- Andrew's primary nurses (and his pseudo-primaries) who care for him every minute of every day, and love that little guy, celebrate each milestone with us, and keep J and I sane during good days and bad. They are truly special people, and I hope we keep in touch with them for years to come.
- Each doctor, nurse, and respiratory therapist there in the NICU. You have to be pretty amazing to do that job day in and day out. I know every nurse and RT in our room has tended to Andrew at some point or another - if not for an entire shift, then to calm him when he is upset, tweak his settings when he needs it, or even just to give me a reassuring smile on a day when I need it. Angels.
- Our jobs. I'm so lucky to work somewhere with amazing benefits, where I am able to take this time off to be with Andrew, and still be secure in a job when I return. We are also thankful that we are in a secure financial place (especially in these tough times) where we can afford for me to take time off comfortably. J's job has provided him great flexibility the past few months, which has made the transition of him going back to work much easier for both of us. Just yesterday, they gave us (Andrew) an amazing gift - a beautiful quilt which we can't wait to use and display. Thank you!
- Our family. Even though they live far away, they have provided us so much support and love. My parents got in the car minutes after I called them to say my water broke, and arrived at the hospital from NJ just after Andrew was born. They got to see him that first night in the NICU (even before I did) and were so comforting to have there during those extremely scary first days when his life was in the balance. We are so happy that all of our immediate family was able to visit in the weeks after his birth and meet Andrew. Your calls, emails and support keep us going. We wish you were closer, and can't wait for you to see him again when he comes home.
- Friends. Neighbors. Old friends that we haven't seen in years, friends we see often, friends met on my IF message board, even friends-of-friends (-of friends). The love and support is palatable!! The visits, dinners, calls, emails, messages, texts and even replies on this blog and Facebook let us know we are not alone. The inspirational success stories that you have shared about other preemies, words of encouragement to J and I (and our families), hugs (real and virtual), and many gifts for Andrew (books, clothes, toys) help us through tough days. We appreciate all of you who have sent us positive vibes, added Andrew to your prayers or prayer lists, and are thinking about him often. We know there will be a huge celebration across the country the day he comes home. We are humbled by the support.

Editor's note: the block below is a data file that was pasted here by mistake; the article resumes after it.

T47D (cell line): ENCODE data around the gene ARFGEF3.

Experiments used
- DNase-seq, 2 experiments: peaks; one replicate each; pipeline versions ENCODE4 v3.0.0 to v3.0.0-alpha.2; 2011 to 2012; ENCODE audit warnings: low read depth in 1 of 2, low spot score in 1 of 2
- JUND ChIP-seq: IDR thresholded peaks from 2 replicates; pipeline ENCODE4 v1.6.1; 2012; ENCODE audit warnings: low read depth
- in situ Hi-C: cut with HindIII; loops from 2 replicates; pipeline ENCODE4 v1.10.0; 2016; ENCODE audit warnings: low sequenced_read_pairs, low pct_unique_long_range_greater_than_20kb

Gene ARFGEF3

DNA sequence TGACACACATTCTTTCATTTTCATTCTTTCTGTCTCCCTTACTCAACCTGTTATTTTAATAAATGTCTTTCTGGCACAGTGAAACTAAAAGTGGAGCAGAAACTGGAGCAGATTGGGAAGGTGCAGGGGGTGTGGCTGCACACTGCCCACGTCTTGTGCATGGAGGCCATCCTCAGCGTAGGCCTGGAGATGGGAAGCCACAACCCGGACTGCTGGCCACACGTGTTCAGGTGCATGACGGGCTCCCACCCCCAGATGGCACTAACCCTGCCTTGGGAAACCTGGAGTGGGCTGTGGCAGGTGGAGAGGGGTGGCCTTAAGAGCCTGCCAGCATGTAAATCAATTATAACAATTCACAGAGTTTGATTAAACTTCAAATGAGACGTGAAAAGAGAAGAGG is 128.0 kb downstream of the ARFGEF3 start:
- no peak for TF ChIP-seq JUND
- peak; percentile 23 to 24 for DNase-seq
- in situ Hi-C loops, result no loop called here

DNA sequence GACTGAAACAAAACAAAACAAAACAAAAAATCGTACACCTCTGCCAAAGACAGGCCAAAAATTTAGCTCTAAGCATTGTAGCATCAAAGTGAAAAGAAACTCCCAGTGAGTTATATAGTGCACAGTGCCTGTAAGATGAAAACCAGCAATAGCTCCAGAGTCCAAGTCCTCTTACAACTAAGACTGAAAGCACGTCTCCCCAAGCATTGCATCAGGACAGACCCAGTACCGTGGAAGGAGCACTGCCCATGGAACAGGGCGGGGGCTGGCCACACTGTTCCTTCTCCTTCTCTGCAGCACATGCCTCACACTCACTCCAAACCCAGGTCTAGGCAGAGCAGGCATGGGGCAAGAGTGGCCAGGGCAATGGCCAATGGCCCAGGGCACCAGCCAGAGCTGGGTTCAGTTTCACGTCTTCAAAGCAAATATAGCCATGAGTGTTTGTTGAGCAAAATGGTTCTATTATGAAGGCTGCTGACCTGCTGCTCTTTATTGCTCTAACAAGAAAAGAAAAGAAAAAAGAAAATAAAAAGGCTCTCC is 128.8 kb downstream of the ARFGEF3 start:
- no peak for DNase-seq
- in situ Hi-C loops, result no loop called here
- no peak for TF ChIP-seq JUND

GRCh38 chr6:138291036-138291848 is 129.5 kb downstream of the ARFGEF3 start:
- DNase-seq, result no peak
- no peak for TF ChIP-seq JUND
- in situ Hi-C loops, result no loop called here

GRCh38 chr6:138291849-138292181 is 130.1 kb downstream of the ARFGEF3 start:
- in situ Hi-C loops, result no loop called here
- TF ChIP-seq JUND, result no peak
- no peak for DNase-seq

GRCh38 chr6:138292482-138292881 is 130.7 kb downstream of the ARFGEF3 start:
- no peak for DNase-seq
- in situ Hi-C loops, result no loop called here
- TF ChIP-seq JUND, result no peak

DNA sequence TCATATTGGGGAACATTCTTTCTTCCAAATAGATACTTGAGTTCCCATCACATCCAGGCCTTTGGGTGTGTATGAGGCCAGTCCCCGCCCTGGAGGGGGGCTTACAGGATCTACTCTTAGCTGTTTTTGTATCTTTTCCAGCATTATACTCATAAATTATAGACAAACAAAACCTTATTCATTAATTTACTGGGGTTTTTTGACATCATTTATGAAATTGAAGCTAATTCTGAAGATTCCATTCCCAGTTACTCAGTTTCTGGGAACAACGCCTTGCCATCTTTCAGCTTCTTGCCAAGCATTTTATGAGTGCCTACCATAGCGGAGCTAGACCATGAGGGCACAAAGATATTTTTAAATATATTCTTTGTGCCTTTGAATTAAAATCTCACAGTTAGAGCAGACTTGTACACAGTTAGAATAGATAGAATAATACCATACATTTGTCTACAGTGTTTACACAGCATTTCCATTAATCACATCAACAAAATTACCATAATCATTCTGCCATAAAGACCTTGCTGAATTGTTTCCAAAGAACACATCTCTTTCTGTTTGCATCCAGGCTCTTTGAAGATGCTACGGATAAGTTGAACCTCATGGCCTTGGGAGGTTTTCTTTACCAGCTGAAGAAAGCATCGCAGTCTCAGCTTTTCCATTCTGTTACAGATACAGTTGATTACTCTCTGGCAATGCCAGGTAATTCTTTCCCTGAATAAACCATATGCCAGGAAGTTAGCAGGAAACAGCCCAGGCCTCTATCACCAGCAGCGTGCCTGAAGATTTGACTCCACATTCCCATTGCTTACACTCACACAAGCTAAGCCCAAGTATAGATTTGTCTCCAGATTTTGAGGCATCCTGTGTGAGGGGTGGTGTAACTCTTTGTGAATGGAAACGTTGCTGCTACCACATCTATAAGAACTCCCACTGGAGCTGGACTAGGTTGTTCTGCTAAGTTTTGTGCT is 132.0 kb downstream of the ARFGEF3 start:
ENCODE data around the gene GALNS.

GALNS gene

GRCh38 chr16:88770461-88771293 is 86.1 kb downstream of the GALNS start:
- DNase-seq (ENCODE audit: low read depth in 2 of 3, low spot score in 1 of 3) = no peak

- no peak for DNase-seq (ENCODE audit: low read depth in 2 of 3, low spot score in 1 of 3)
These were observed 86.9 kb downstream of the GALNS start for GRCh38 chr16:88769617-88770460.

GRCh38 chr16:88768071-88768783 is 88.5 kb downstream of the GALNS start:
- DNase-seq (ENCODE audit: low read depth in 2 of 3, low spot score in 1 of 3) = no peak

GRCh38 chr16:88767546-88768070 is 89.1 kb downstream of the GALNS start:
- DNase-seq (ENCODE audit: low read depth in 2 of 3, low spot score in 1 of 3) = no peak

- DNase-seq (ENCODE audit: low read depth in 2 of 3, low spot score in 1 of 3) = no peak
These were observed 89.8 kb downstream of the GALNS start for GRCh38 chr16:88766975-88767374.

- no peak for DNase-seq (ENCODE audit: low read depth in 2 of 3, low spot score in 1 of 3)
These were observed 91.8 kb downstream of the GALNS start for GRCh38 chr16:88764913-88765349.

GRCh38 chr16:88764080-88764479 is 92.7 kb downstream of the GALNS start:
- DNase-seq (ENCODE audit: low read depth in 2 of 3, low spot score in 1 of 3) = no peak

- Friends in the NICU. You all deserve a shout-out of your own. We've met some amazing families during our time there. People we would have never crossed paths with otherwise. Friends we will stay in touch with for the rest of our lives. Only parents who have gone through a similar experience truly understand, and we gain strength in your bravery, celebrate your children's milestones, feel your pain during tough days. Our "tiny warriors", as one of our new friends call our little ones, all have some fantastic parents. We can't wait to watch them all grow up.
- My husband. You are my perfect partner, and I can't imagine life without you. I know I couldn't get through this without you. I love you.